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Now, your laptop too can judge your dance performance and be your ‘Intelligent’ dance teacher

  • Now, your laptop too can judge your dance performance and be your ‘Intelligent’ dance teacher
    Now, your laptop too can judge your dance performance and be your ‘Intelligent’ dance teacher

Photo: Vidisha Kulkarni/ Research Matters

Imagine a world where you are in the middle of your daily Bharatnatyam lesson. You dance to the Carnatic music, telling a story through your eloquent expressions and fluid movements. And as you reach the end of your moving performance, you await the comments of your teacher – a computer that critiques your finesse. This future is closer than you think, thanks to Prof. Dinesh Jayagopi and his student Ms. Pooja Venkatesh at the International Institute of Information Technology, Bengaluru, who have developed algorithms to guess the expertise of Bharatnatyam dancers by observing their postures and expressions.

Bharatnayam is one of the most ancient and most expressive Indian classical dance forms. It constitutes challenging poses and dramatic expressions derived from four basic poses known as the Bhangas, and nine expressions known as the Navarasas - each corresponding to a different emotion (Bhava). Prof. Jayagopi and his team have worked on two related tasks - recognizing the poses and the expressions and then training the algorithm to predict the expertise of the dancer using Machine Learning, a concept where given a set of input and output data, the computer learns the relation between the two. First, a set of videos of dancers and the corresponding ratings provided by a dance expert for each of them (the ‘training’ dataset) is provided to the algorithm, so it can ‘learn’ the relation. Then it is given a different set of videos of dancers (the ‘test’ dataset) to check how accurately it can predict the expertise of the dancer.

For recognizing the poses of dancers, the team used Microsoft’s Kinect, a motion-sensing device for the Xbox series, to record videos of dancers and extract their skeletal structure and provide information about the locations of their joints. The dancers performed twenty-two postures, which were all derivatives of the Bhangas. An open-sourced software called OpenNI was used to locate the joints and to calculate the angles made by the joints when the dancers performed the postures. The intuition behind this step was that the values of the joint angles would vary depending on the pose. These joint values were fed to a Machine Learning classifier called Support Vector Machine (SVM), which learnt to match values with the corresponding poses and the algorithm recognized the poses correctly 87% of the time.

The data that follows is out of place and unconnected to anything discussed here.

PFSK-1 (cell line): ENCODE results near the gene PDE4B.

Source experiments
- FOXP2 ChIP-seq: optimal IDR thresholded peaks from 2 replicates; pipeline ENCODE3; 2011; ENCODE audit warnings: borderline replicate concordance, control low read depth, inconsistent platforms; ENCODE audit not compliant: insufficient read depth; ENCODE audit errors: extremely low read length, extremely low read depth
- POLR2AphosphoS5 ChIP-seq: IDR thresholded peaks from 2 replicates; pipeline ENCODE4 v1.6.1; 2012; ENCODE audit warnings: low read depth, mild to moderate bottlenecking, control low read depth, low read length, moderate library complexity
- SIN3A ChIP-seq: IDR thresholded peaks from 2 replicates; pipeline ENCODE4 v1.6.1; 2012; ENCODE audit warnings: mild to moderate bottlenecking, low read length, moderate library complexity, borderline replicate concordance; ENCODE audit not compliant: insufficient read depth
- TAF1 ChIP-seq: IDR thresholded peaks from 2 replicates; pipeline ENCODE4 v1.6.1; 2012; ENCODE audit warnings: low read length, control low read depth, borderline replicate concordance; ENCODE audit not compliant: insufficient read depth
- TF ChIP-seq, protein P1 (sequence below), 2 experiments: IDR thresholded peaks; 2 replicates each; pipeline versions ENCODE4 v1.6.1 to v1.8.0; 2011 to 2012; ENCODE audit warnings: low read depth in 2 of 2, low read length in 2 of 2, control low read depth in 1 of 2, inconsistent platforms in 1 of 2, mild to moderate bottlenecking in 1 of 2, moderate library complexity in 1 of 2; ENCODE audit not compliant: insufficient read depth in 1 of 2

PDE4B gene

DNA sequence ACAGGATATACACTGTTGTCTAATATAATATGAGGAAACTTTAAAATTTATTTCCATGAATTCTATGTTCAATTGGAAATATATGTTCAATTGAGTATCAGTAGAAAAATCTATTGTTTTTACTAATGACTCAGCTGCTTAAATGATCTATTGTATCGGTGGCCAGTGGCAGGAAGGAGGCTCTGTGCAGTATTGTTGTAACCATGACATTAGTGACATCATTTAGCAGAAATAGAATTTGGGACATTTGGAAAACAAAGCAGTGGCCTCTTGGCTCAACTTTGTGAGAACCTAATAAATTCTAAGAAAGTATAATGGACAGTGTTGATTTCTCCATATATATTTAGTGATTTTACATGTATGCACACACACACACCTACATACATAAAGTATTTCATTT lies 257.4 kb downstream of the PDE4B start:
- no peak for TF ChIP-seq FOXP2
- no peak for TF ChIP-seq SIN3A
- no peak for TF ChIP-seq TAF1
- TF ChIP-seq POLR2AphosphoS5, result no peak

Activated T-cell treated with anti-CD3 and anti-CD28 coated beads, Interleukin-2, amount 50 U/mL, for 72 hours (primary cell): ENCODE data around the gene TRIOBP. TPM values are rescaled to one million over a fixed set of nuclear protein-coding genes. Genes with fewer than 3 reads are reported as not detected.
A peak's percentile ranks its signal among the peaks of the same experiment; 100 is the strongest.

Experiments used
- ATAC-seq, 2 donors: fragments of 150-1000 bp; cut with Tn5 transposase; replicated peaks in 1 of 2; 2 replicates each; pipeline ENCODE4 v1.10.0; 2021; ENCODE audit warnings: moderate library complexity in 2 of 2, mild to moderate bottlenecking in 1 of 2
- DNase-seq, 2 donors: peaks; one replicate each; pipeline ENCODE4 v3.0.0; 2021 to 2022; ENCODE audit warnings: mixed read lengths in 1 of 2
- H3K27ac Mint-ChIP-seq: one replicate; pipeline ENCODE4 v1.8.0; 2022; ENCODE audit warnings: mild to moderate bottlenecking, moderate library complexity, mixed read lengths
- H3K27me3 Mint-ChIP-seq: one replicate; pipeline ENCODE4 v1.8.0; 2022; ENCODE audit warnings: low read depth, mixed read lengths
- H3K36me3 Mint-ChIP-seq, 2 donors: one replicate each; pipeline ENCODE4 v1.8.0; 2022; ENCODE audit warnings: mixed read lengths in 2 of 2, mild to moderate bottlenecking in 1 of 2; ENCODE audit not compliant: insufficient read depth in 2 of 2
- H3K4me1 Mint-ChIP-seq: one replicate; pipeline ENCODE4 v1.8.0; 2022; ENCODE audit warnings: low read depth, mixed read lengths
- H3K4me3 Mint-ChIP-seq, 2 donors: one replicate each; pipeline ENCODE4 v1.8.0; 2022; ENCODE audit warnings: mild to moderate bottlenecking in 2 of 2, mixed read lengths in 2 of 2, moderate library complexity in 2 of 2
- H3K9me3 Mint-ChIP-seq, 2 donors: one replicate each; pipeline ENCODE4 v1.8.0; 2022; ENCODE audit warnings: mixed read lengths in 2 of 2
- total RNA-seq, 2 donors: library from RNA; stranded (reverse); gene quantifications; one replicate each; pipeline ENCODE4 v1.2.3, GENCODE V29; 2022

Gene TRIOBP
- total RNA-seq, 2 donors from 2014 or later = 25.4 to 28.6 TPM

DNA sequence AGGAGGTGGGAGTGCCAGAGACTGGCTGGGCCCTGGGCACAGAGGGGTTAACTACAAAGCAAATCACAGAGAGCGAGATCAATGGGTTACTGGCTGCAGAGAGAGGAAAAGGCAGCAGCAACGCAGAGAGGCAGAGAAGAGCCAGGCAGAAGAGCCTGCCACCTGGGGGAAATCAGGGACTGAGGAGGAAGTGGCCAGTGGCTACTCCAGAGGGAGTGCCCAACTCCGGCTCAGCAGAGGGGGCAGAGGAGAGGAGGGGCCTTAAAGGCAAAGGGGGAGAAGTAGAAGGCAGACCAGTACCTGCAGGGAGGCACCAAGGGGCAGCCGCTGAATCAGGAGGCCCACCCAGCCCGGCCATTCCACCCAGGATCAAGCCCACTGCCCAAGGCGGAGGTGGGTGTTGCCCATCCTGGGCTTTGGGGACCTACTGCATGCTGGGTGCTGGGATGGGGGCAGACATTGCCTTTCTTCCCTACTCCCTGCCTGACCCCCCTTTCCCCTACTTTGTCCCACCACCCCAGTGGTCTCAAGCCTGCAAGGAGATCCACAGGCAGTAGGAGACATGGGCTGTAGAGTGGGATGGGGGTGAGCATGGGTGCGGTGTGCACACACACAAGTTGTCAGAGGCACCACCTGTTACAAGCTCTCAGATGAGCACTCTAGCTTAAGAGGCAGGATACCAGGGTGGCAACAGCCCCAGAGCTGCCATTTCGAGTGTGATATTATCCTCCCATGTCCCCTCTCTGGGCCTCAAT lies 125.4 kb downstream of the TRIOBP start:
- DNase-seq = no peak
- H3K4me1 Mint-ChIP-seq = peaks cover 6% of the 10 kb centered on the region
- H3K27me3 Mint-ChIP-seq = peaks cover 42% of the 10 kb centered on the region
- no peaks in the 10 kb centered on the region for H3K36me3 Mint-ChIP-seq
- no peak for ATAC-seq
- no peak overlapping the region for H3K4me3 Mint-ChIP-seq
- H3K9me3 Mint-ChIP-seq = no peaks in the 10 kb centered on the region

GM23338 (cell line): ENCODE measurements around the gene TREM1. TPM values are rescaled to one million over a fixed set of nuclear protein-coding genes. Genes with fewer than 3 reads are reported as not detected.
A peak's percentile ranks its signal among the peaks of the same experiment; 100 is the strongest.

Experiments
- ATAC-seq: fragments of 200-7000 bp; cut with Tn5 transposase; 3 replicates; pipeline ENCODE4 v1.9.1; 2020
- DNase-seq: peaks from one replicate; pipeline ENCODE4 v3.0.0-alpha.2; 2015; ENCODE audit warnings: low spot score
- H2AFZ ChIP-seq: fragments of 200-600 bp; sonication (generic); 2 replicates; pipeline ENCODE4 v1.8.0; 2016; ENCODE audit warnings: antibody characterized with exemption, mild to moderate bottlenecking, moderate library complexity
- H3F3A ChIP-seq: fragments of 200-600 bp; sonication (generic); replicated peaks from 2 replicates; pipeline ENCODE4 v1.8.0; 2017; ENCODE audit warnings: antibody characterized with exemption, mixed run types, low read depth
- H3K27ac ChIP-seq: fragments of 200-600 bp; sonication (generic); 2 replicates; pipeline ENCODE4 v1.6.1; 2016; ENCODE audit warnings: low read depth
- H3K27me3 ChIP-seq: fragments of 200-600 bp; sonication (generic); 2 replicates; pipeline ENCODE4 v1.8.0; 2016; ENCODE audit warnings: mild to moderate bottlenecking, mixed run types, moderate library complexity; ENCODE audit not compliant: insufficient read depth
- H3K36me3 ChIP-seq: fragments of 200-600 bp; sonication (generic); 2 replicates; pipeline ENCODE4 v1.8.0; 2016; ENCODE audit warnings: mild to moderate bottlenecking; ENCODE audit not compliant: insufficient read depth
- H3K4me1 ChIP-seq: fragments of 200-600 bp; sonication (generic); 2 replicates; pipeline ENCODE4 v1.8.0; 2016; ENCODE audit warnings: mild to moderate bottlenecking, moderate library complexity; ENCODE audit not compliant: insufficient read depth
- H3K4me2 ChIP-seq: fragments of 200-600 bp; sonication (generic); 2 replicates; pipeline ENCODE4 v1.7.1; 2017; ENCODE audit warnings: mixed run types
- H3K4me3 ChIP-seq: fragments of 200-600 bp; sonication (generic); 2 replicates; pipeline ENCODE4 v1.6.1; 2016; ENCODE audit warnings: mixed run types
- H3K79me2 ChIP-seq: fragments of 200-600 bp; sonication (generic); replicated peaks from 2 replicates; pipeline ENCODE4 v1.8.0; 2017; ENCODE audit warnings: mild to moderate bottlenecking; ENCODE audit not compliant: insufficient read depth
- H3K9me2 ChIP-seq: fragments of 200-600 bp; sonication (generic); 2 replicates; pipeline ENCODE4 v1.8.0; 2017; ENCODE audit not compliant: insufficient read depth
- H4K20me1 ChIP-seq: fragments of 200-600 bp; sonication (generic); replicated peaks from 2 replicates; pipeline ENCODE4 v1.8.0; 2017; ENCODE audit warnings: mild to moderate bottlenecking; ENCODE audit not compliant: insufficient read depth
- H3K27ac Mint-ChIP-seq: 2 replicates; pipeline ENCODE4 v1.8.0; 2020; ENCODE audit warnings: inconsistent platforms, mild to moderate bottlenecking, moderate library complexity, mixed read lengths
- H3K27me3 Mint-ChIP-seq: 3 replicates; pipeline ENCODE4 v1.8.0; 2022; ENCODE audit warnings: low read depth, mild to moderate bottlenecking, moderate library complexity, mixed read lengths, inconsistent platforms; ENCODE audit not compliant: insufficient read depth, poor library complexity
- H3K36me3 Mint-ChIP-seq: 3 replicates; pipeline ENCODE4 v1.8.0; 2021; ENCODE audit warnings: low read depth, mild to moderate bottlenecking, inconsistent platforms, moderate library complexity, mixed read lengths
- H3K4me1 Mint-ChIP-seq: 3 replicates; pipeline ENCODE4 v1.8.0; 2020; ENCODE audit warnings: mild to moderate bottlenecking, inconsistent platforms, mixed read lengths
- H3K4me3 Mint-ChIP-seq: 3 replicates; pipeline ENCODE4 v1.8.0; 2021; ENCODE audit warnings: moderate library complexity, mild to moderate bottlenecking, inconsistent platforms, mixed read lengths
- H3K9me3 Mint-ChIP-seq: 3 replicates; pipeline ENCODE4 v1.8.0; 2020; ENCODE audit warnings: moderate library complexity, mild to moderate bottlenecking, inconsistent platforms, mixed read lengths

In order to analyze expressions, the team chose four expressions – joy (hasya), surprise (adbhuta), sadness (karuna) and disgust (bibhatsa). For this exercise, the videos of the dancers were recorded in a computer webcam and fed to FACET, a software for expression recognition. “FACET takes the videos of the dancers and outputs intensity values of the expressions. Our algorithm uses these values to summarize how expressive a dancer is”, explains Prof. Jayagopi. They found that most of the expressions were recognized with an accuracy of roughly 81% using Logistic Regression, another Machine Learning classifier.

As with the recognition task, the expertise prediction task was also carried out separately for postures and expressions. A dance expert watched the videos of the dancers and rated their postures as either ‘excellent’, ‘good’, ‘satisfactory’ or ‘poor’. It was easier for the algorithm (in this case, Logistic Regression) to differentiate between excellent and poor dancers when compared to differentiating between excellent and good dancers. This is because in the latter case, there was not a huge difference in the poses of the dancers and they were almost equally good.

Similarly, the dancers were rated as ‘excellent’, ‘average’ or ‘poor’ based on their ability to emote. The expertise prediction task in this scenario was more involved; based on the expertise prediction accuracy achieved by the algorithm, the researchers were able to find out which emotions were equally difficult to express for all categories of dancers. A ‘confusion matrix’ was used to quantify which expressions performed by the dancers were being ‘confused’ by the algorithm. For instance, the algorithm had trouble categorizing the dancer as ‘excellent’ or ‘average’ when analyzing ‘joy’. This implied that ‘joy’ was the easiest to perform for all classes of dancers.

This work on recognition and expertise prediction of Bharatnatyam dancers is the first step towards automated training. The applications of such an algorithm is manifold. Prof. Jayagopi has further plans to extend the work to include video datasets and sequential labelling in real time. “The applications of real time recognition would include Bharatnatyam video summarization or video content analysis”, he says. This means that algorithms will eventually be able to analyze the numerous videos on the Internet and automatically tag them as Bharatnatyam videos and even provide a summary of the video content, thereby making video search more accurate. This research certainly does elevate self-learning to a whole new level!